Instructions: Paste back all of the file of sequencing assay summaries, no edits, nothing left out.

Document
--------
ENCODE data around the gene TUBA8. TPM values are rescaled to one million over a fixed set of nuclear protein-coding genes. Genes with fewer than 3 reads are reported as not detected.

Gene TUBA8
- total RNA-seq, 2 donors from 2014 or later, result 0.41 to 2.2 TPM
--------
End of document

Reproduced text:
ENCODE data around the gene TUBA8. TPM values are rescaled to one million over a fixed set of nuclear protein-coding genes. Genes with fewer than 3 reads are reported as not detected.

Gene TUBA8
- total RNA-seq, 2 donors from 2014 or later, result 0.41 to 2.2 TPM